Northampton councilors adopt resolution in favor of Picture Main Street despite opponents urging them to consider alternative

The Northampton City Council approved a resolution Thursday in support of Picture Main Street, a planned $21 million redesign of a half-mile stretch of Main Street that is expected to get begin in 2025.

The Northampton City Council approved a resolution Thursday in support of Picture Main Street, a planned $21 million redesign of a half-mile stretch of Main Street that is expected to get begin in 2025. GAZETTE FILE PHOTO

By ALEXANDER MACDOUGALL

Staff Writer

Published: 11-17-2023 9:28 PM

NORTHAMPTON — Despite pleas from the biggest group opposed to Picture Main Street to pick an alternative design, the City Council officially went on record Thursday in support of the city’s years-in-the-making plan for a $21 million redesign of Main Street downtown.

“Picture Main Street is not anything that is radical. The components have all been used elsewhere successfully and it reflects current transportation thinking,” said Stanley Moulton, the city councilor for Ward 1. “It is a people-centric plan, rather than a motor vehicle plan.” 

The project, which has generated heated debate in the city, would narrow Main Street to one lane in each direction with a middle lane for turning. It would also add bike lanes on both sides separated by buffers, expand sidewalks to allow for more room to walk, and remove more than a third of on-street parking.

The overhaul would redo a half-mile length of Main Street, beginning west of the intersection of Elm and West streets next to Smith College to the intersection of Market and Hawley streets near the rail trail bridge that spans Main.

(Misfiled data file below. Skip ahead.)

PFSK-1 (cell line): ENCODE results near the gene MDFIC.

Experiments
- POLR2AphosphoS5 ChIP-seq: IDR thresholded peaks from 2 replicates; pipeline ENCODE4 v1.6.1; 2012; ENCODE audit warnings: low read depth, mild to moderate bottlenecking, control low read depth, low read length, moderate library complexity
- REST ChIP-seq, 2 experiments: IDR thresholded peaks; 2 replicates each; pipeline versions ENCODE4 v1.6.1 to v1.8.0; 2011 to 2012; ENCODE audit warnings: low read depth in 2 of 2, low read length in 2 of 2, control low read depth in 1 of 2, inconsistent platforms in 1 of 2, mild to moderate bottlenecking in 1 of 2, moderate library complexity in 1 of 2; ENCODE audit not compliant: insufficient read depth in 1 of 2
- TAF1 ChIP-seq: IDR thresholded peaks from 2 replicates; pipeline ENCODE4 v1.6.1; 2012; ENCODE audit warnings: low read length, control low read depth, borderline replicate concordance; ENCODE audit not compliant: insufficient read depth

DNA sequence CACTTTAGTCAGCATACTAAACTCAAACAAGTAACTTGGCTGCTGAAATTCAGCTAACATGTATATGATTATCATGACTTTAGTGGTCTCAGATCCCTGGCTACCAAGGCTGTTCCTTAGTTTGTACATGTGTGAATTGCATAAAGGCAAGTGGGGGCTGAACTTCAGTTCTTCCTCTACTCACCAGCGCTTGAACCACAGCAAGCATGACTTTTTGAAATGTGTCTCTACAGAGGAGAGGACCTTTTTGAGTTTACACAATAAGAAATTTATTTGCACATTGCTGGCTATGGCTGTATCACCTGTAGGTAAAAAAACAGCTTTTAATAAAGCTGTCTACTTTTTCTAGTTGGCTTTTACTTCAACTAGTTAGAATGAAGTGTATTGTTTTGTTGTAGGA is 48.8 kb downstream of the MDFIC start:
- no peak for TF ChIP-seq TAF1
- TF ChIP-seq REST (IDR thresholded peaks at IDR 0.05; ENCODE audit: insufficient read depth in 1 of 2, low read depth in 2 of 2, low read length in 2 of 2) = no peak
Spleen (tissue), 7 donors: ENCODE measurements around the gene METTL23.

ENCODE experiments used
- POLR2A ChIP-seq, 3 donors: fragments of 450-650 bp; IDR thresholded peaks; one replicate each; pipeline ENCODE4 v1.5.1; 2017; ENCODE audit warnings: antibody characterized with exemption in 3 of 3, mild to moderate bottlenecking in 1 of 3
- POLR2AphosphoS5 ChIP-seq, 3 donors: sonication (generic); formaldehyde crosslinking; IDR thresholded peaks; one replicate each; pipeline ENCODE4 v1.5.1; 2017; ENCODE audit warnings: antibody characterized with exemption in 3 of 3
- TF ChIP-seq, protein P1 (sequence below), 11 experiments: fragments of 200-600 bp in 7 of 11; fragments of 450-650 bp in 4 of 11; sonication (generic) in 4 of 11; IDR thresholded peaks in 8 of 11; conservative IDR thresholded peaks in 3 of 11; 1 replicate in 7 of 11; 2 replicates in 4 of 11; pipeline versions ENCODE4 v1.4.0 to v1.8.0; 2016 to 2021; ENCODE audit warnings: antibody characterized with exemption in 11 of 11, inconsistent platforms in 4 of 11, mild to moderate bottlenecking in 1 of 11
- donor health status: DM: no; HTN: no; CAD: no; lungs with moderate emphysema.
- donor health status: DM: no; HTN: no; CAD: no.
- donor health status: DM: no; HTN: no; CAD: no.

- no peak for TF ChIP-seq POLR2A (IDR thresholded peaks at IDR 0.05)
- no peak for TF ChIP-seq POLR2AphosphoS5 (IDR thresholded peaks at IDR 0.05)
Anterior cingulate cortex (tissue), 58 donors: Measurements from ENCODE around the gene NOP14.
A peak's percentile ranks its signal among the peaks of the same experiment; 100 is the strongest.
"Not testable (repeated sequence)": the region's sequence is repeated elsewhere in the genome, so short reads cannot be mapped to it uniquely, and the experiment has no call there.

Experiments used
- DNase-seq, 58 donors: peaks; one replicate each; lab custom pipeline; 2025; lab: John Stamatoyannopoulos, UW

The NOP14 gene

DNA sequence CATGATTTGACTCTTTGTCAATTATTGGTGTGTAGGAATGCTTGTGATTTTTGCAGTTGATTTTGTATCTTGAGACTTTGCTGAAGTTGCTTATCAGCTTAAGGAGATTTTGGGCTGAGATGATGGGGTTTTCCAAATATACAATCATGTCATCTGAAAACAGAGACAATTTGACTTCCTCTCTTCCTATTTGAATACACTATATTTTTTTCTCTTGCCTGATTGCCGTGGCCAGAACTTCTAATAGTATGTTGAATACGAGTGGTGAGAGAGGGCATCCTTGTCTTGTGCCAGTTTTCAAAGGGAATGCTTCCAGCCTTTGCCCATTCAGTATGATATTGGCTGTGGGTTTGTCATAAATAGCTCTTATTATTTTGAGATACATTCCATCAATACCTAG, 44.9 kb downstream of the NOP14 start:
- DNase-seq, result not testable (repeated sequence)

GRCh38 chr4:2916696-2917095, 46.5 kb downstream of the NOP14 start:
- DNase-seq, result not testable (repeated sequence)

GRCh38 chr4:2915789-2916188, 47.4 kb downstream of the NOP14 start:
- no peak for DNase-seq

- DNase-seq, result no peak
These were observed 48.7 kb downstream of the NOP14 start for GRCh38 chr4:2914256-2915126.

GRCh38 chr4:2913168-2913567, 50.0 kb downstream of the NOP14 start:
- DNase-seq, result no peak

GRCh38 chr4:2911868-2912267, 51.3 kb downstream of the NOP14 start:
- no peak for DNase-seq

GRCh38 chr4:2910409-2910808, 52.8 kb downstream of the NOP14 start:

Construction is scheduled to take place from 2025 to 2028, raising concerns from businesses on how it would impact their bottom line, as well as how the design would affect traffic flows and safety.

Some 30 people crammed into the City Council chambers Thursday — with more attending remotely — to speak their minds about Picture Main Street ahead of the council’s vote on a resolution to support the project that was ultimately approved unanimously.

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Jeff Sternal, one of several residents who spoke against the project during public comments, said he worried about traffic flows in the city, especially if the city wanted to add more housing and grow its population.

“Those houses will come with cars, and those cars have to get through the city. Unless we add another artery, there’s no way it can accommodate those changes with our current plan,” Sternal said. “The Main Street redesign plan as it’s constituted today pushes hard to make our downtown more inclusive, which is great, but the lane reduction pushes the city further down the opposite path.”

Others at the meeting spoke favorably about the project.

“Nothing in the Picture Main Street project is experimental — all project elements are true and tested,” said Northampton resident Jonathan Fogelson. “We should all divert our collective talent, experience and energy towards developing strategies to help support our Main Street businesses so that they too may benefit.”